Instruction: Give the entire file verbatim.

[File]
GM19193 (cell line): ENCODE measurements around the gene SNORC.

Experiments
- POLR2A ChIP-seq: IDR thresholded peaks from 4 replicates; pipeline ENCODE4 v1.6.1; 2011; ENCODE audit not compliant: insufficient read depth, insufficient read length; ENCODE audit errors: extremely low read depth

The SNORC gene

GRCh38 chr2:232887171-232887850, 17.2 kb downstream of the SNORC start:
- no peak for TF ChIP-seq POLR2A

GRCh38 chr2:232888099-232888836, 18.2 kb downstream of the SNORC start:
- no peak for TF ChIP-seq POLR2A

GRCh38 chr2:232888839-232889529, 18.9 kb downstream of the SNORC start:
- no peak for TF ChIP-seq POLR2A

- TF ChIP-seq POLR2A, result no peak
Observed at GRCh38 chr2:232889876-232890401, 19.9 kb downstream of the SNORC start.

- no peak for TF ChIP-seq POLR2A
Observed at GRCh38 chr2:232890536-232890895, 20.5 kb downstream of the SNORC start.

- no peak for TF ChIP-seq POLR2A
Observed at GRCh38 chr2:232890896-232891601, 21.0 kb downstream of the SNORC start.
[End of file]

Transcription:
GM19193 (cell line): ENCODE measurements around the gene SNORC.

Experiments
- POLR2A ChIP-seq: IDR thresholded peaks from 4 replicates; pipeline ENCODE4 v1.6.1; 2011; ENCODE audit not compliant: insufficient read depth, insufficient read length; ENCODE audit errors: extremely low read depth

The SNORC gene

GRCh38 chr2:232887171-232887850, 17.2 kb downstream of the SNORC start:
- no peak for TF ChIP-seq POLR2A

GRCh38 chr2:232888099-232888836, 18.2 kb downstream of the SNORC start:
- no peak for TF ChIP-seq POLR2A

GRCh38 chr2:232888839-232889529, 18.9 kb downstream of the SNORC start:
- no peak for TF ChIP-seq POLR2A

- TF ChIP-seq POLR2A, result no peak
Observed at GRCh38 chr2:232889876-232890401, 19.9 kb downstream of the SNORC start.

- no peak for TF ChIP-seq POLR2A
Observed at GRCh38 chr2:232890536-232890895, 20.5 kb downstream of the SNORC start.

- no peak for TF ChIP-seq POLR2A
Observed at GRCh38 chr2:232890896-232891601, 21.0 kb downstream of the SNORC start.